dsniff is a sophisticated set of programs that combined with other standard utilities like tcpdump (a standard packet sniffer) allow you to monitor and redirect network traffic so you can analyze it. While most packet sniffers can monitor network data very few are capable or rerouting traffic or analyzing encrypted data. The utilities dsniff provides allow you redirect network traffic at a number of levels. First of all is the local network, if you are on a hub or switch you can use arpspoof to hijack other machines IP addresses, if the switch is secured and ignore arp packets you can use macof to flood it, some switches when flooded revert to hub mode, thus allowing you to monitor the targets network traffic. Using the dnsspoof utility you can forge DNS replies and redirect DNS names to arbitrary IP addresses (ones you control), and with tcpkill you can block TCP connections to machines by spoofing packets that tell the machine to close the connection. Once you have got the traffic going to a machine you control you can use the suite of sniffing tools to extract passwords, message traffic, files and so on from network traffic. With the latest version of dsniff you also gain the ability to intercept and monitor SSH (protocol version 1) and SSL connections using the vulnerabilities discussed above. Following is a list of dsniff utilities:
And it is now available in a convenient source ball package that an attacker can easily compile and use. Most of these tools are available form other sources, or have been hand coded by attackers, however until now they were difficult to track down and use, which gave SSL and SSH a bit of respite.
Ignoring the problem would be one way, but that probably won't work in the long run. Without major restructuring of the SSH and SSL protocols there is very little that can be done to "fix" them. The best course of action is to educate users to the dangers that attackers pose, and how to recognize when an attack may be taking place. Setting up a lab or actually running the software and showing users and management their passwords would be one way to encourage them to pay attention, although make sure you get permissions and people are warned in advance. Maintaining the overall security of your network is also a good idea, if an attacker can't get in this will prevent them from many internal attacks. If you are using SSL for secure transactions you should probably consider setting up a CA (or outsourcing it) and issuing SSL certificates op users as well as smart cards readers to store them securely. The simplest solution with SSH would be to stop supporting protocol version 1, moving to protocol 2 shouldn't be to difficult as OpenSSH supports it, and most free clients as well (although not all). You can also use one time password schemes, doing so with a secure token would greatly minimize the risk involved, although session hijacking would still be possible and it would probably be more difficult then switching over to SSH protocol 2, however it is only a matter of time before someone improves upon dsniff to support SSH protocol 2. Implementing lower level security protocols such as DNSSEC should help (assuming it is done properly), this will prevent attackers from spoofing DNS replies (although rerouting traffic with ARP spoofing on local networks will still be possible). Other options include using IPSec and making it mandatory for workstations and servers, with a strong authentication system it would be much more difficult for attackers to spoof traffic or sniff it.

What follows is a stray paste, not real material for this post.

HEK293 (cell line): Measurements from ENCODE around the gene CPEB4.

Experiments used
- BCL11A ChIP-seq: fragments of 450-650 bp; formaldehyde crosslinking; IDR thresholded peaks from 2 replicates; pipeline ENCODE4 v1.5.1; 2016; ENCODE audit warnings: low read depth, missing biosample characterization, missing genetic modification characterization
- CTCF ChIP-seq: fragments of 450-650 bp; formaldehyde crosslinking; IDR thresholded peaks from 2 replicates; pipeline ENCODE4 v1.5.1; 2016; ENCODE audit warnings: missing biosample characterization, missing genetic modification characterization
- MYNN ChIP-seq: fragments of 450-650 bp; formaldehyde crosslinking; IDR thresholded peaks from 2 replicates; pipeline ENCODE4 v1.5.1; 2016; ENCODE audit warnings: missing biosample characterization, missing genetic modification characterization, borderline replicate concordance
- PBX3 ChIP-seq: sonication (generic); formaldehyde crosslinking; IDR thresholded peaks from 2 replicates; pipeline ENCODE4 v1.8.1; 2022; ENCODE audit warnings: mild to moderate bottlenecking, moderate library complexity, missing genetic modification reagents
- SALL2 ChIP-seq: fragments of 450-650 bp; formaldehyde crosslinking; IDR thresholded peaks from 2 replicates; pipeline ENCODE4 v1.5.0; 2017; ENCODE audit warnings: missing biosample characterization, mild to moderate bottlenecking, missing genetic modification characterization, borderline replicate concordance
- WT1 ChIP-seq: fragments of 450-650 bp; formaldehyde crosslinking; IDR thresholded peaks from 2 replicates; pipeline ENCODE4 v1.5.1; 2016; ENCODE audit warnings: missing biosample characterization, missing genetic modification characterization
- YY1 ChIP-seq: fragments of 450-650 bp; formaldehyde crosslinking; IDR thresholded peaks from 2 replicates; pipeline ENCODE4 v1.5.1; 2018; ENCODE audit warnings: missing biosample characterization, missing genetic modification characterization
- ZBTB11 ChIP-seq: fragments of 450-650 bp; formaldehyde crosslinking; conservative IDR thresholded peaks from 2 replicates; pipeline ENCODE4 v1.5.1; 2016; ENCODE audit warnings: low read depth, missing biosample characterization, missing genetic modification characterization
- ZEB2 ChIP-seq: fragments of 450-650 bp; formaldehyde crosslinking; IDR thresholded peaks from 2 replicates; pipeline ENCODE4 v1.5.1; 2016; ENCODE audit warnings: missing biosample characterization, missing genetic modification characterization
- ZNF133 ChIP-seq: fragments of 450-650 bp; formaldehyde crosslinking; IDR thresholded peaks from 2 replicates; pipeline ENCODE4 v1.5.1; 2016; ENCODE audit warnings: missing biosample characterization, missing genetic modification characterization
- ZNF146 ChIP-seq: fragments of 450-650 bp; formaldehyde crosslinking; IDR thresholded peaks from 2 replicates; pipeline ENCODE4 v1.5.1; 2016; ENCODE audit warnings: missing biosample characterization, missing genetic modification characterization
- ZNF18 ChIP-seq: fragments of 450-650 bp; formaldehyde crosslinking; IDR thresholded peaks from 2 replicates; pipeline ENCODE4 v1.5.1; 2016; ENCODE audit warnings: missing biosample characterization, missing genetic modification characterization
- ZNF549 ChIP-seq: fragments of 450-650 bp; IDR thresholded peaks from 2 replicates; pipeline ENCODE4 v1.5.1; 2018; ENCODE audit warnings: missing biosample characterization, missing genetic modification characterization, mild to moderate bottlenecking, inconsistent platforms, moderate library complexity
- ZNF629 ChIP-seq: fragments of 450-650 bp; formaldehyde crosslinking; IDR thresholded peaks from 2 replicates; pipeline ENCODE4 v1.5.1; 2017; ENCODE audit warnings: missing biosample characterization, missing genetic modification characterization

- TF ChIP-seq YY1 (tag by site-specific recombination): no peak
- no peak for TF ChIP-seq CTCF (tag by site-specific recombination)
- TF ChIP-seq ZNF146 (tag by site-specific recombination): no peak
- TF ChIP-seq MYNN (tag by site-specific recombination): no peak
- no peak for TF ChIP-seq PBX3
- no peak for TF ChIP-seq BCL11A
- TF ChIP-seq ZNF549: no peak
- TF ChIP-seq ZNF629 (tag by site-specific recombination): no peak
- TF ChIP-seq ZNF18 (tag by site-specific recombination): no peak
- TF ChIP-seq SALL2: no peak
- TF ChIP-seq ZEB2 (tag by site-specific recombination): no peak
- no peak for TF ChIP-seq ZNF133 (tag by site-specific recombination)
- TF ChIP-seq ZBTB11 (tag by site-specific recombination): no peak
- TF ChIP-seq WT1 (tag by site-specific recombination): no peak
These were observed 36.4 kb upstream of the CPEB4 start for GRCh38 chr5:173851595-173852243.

Hopefully this will spurn on the adoption of secure network protocols such as DNSSEC and IPSec. It is unlikely that anyone will discover some new mathematical property that can be used to make a secure authentication protocol that won't be susceptible to the same problems as SSH and SSL given the same circumstances. Right now network encryption at the session level is seen as a panacea that will solve all your problems, but like any solution it breeds new problems. Admitedly these new problems tend to be a lot harder to exploit then the old ones, but they are sitll exploitable.
http://www.counterpane.com/pki-risks.html - Ten risks of PKI
Last updated 8/11/2001
Copyright Kurt Seifried 2001